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Simulation Acceleration Using GPUs

GPU-Based System objects

GPU-based System objects look and behave much like the other System objects in the Communications Toolbox™ product. The important difference is that the algorithm is executed on a Graphics Processing Unit (GPU) rather than on a CPU. Using the GPU can accelerate your simulation.

System objects for the Communications Toolbox product are located in the comm package and are constructed as:

H = comm.<object name>

For example, a Viterbi Decoder System object™ is constructed as:

H = comm.ViterbiDecoder

In cases where a corresponding GPU-based implementation of a System object exists, they are located in the comm.gpu package and constructed as:

H = comm.gpu.<object name>

For example, a GPU-based Viterbi Decoder System object is constructed as:

H = comm.gpu.ViterbiDecoder

To see a list of available GPU-based implementations enter help comm at the MATLAB® command line and click GPU Implementations.

General Guidelines for Using GPUs

Graphics Processing Units (GPUs) excel at processing large quantities of data and performing computations with high compute intensity. Processing large quantities of data is one way to maximize the throughput of your GPU in a simulation. The amount of the data that the GPU processes at any one time depends on the size of the data passed to the input of a GPU System object. Therefore, one way to maximize this data size is by processing multiple frames of data.

You can use a single GPU System object to process multiple data frames simultaneously or in parallel. This differs from the way many of the standard, or non-GPU, System objects are implemented. For GPU System objects, the number of frames the objects process in a single call to the object function is either implied by one of the object properties or explicitly stated using the NumFrames property on the objects.

Transmit and decode using BPSK modulation and turbo coding

This example shows how to transmit turbo-encoded blocks of data over a BPSK-modulated AWGN channel. Then, it shows how to decode using an iterative turbo decoder and display errors.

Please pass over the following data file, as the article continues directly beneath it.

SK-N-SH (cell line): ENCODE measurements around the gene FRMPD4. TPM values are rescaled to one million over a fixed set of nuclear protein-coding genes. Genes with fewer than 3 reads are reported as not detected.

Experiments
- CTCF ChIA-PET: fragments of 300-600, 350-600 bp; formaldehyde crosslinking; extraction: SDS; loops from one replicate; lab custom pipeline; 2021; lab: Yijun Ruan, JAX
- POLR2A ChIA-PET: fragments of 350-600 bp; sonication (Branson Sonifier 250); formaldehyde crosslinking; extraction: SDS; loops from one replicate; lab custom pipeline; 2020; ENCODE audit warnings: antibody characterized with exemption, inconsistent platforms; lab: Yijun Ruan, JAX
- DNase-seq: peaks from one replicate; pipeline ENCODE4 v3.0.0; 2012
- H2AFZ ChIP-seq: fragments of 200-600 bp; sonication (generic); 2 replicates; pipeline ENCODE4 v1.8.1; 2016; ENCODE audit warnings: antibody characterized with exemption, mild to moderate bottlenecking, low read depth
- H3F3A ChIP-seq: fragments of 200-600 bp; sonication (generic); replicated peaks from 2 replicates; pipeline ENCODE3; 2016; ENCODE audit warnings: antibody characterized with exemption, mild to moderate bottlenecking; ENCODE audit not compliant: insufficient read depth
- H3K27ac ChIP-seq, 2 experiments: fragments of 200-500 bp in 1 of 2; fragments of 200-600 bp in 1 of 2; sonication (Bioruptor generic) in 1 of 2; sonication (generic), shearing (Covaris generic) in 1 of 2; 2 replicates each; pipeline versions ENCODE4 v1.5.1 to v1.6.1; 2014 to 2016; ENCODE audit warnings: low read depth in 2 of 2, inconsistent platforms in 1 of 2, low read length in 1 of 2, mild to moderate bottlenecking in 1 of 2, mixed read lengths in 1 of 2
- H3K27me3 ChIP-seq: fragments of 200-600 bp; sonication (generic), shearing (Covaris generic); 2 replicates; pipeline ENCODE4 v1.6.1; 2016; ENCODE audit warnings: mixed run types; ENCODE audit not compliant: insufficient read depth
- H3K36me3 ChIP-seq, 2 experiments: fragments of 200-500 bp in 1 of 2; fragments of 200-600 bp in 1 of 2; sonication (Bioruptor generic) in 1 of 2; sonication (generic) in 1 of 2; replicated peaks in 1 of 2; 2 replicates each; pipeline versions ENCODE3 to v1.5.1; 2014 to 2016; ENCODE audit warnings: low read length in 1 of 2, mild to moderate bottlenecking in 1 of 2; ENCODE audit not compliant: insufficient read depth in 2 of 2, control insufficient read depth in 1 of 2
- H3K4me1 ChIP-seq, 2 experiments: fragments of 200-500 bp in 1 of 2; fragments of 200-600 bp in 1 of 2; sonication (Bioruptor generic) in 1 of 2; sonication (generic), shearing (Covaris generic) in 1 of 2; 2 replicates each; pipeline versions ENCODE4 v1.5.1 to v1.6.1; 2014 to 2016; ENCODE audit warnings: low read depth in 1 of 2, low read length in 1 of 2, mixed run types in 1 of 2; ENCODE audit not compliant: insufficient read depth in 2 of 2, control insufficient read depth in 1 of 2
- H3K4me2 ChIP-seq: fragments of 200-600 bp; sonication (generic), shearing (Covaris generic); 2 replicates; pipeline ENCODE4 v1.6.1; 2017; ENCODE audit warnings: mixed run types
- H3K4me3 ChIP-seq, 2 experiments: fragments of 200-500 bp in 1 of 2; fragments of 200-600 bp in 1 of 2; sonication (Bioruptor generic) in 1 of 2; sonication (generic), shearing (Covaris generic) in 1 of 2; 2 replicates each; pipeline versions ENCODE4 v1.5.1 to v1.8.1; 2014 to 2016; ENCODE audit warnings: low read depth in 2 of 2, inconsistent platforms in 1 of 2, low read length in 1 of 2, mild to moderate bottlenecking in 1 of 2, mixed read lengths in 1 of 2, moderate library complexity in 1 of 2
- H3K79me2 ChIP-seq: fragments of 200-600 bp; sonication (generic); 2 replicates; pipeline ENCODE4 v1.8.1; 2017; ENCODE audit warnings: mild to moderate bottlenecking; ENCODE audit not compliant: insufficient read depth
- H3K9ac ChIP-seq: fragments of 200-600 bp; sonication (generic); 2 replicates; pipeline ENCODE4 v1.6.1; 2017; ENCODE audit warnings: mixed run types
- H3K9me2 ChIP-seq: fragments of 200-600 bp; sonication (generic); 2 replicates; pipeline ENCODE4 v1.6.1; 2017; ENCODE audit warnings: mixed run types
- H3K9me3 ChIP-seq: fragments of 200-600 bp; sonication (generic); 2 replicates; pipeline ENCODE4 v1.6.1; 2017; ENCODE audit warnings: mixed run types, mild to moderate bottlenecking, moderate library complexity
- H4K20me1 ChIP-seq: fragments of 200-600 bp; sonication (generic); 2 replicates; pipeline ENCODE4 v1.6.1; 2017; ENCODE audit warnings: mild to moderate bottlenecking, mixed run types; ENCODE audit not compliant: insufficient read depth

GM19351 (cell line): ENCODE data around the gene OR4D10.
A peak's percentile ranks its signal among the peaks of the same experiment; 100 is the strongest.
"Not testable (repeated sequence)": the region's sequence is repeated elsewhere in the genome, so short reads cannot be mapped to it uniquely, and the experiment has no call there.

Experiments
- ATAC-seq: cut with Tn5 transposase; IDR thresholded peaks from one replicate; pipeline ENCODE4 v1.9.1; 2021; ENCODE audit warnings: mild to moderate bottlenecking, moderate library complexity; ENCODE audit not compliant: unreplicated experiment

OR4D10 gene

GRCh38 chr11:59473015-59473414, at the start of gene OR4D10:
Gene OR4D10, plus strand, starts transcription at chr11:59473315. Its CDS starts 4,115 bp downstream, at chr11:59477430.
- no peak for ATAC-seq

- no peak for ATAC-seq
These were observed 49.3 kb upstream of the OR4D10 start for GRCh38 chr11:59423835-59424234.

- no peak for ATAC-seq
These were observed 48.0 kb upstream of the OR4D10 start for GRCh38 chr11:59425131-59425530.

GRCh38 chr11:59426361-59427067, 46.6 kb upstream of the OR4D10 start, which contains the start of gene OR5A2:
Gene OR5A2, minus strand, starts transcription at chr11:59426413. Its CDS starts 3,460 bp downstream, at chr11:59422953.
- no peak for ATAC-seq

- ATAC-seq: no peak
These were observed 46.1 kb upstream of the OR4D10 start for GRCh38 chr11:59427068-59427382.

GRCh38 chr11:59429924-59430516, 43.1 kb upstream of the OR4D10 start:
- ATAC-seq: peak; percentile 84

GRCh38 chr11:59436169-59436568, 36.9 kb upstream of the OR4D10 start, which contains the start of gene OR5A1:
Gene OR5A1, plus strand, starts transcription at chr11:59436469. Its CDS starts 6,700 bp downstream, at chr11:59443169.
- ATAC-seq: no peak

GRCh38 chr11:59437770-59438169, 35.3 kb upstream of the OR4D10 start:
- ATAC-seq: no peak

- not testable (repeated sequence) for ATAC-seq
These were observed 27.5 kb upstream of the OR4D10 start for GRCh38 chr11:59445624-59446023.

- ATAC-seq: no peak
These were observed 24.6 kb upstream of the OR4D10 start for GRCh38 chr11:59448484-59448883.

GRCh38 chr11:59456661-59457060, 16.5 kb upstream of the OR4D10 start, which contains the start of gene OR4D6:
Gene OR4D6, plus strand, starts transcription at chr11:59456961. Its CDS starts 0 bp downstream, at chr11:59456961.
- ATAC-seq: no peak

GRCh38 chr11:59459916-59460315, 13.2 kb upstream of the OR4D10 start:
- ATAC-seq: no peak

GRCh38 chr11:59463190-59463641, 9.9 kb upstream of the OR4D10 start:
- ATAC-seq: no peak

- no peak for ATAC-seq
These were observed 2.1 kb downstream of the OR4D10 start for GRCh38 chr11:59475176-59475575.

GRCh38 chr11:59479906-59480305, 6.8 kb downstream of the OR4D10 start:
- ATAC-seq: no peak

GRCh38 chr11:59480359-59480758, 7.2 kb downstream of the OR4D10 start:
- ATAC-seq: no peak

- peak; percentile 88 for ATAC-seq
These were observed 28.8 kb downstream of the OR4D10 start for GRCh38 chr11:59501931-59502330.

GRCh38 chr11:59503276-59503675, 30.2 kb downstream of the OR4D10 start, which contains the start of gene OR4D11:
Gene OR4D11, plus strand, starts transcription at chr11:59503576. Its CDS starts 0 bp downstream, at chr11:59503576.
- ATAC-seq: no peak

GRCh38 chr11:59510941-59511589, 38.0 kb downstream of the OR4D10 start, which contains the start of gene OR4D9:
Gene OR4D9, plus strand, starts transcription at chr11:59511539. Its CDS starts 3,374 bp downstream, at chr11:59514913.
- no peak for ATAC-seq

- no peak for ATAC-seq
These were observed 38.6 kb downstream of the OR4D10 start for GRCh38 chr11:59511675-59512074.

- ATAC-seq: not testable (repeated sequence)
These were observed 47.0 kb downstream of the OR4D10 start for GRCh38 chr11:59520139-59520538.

Define a noise variable, establish a frame length of 256, and use the random stream property so that the results are repeatable.

noiseVar = 4; frmLen = 256;
s = RandStream('mt19937ar', 'Seed', 11);
intrlvrIndices = randperm(s, frmLen);

Create a Turbo Encoder System object. The trellis structure for the constituent convolutional code is poly2trellis(4, [13 15 17], 13). The InterleaverIndices property specifies the mapping the object uses to permute the input bits at the encoder as a column vector of integers.

turboEnc = comm.TurboEncoder('TrellisStructure', poly2trellis(4, ...
      [13 15 17], 13), 'InterleaverIndices', intrlvrIndices);

Create a BPSK Modulator System object.

bpsk = comm.BPSKModulator;

Create an AWGN Channel System object.

channel = comm.AWGNChannel('NoiseMethod', 'Variance', 'Variance', ...

Create a GPU-Based Turbo Decoder System object. The trellis structure for the constituent convolutional code is poly2trellis(4, [13 15 17], 13). The InterleaverIndicies property specifies the mapping the object uses to permute the input bits at the encoder as a column vector of integers.

turboDec = comm.gpu.TurboDecoder('TrellisStructure', poly2trellis(4, ...
      [13 15 17], 13), 'InterleaverIndices', intrlvrIndices, ...
      'NumIterations', 4);

Create an Error Rate System object.

errorRate = comm.ErrorRate;

Run the simulation.

for frmIdx = 1:8
 data = randi(s, [0 1], frmLen, 1);
 encodedData = turboEnc(data);
 modSignal = bpsk(encodedData);
 receivedSignal = channel(modSignal); 

Convert the received signal to log-likelihood ratios for decoding.

receivedBits  = turboDec(-2/(noiseVar/2))*real(receivedSignal));

Compare original the data to the received data and then calculate the error rate results.

errorStats = errorRate(data,receivedBits);
fprintf('Error rate = %f\nNumber of errors = %d\nTotal bits = %d\n', ...
errorStats(1), errorStats(2), errorStats(3))